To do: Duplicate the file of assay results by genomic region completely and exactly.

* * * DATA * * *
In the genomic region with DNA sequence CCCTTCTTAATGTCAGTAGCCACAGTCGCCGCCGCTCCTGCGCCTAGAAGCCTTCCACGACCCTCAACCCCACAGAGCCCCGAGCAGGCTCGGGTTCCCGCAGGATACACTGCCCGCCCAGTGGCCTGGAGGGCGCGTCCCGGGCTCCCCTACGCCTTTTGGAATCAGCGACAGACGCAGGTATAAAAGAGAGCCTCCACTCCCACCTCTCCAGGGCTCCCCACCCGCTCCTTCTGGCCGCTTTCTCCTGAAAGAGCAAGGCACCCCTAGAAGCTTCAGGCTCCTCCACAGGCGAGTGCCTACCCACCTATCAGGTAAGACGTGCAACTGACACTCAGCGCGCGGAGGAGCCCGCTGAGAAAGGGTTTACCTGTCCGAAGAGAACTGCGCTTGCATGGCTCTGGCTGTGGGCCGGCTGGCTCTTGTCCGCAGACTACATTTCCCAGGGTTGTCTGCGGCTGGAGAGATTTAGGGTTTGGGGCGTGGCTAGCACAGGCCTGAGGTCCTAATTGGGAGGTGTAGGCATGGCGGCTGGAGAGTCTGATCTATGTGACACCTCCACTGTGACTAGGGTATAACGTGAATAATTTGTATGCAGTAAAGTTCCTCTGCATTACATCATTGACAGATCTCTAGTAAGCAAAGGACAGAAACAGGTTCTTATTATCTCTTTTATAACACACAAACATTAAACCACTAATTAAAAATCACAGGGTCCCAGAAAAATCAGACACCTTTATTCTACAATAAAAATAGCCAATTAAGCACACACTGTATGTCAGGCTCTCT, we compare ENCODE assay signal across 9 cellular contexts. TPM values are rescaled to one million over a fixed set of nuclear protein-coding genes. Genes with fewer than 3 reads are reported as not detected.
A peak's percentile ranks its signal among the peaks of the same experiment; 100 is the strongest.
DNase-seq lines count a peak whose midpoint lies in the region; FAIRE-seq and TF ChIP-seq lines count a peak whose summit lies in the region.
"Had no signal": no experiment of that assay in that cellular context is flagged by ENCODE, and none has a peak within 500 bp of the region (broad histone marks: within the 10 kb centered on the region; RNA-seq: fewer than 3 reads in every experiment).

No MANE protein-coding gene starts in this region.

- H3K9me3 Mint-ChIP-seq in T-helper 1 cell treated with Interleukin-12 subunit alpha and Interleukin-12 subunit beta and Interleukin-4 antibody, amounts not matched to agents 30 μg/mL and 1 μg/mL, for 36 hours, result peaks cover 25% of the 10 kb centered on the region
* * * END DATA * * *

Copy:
In the genomic region with DNA sequence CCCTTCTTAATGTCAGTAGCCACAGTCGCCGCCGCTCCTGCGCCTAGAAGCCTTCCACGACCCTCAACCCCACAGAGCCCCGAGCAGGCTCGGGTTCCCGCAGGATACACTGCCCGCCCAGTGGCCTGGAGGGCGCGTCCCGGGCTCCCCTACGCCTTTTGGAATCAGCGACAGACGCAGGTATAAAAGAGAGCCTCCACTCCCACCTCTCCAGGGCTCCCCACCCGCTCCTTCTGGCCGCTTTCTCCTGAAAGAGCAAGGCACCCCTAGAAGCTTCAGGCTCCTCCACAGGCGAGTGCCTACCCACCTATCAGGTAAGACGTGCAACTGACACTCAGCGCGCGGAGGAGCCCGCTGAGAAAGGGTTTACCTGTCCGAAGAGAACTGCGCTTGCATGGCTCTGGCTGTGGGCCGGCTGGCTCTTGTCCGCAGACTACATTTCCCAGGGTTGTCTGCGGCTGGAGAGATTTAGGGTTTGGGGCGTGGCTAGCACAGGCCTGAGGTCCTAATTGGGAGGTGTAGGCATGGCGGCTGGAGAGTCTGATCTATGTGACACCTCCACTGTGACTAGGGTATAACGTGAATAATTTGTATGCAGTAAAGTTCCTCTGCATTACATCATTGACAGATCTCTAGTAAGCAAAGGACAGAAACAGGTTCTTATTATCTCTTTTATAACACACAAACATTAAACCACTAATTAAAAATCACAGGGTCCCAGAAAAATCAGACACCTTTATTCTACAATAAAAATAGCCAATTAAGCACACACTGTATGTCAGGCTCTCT, we compare ENCODE assay signal across 9 cellular contexts. TPM values are rescaled to one million over a fixed set of nuclear protein-coding genes. Genes with fewer than 3 reads are reported as not detected.
A peak's percentile ranks its signal among the peaks of the same experiment; 100 is the strongest.
DNase-seq lines count a peak whose midpoint lies in the region; FAIRE-seq and TF ChIP-seq lines count a peak whose summit lies in the region.
"Had no signal": no experiment of that assay in that cellular context is flagged by ENCODE, and none has a peak within 500 bp of the region (broad histone marks: within the 10 kb centered on the region; RNA-seq: fewer than 3 reads in every experiment).

No MANE protein-coding gene starts in this region.

- H3K9me3 Mint-ChIP-seq in T-helper 1 cell treated with Interleukin-12 subunit alpha and Interleukin-12 subunit beta and Interleukin-4 antibody, amounts not matched to agents 30 μg/mL and 1 μg/mL, for 36 hours, result peaks cover 25% of the 10 kb centered on the region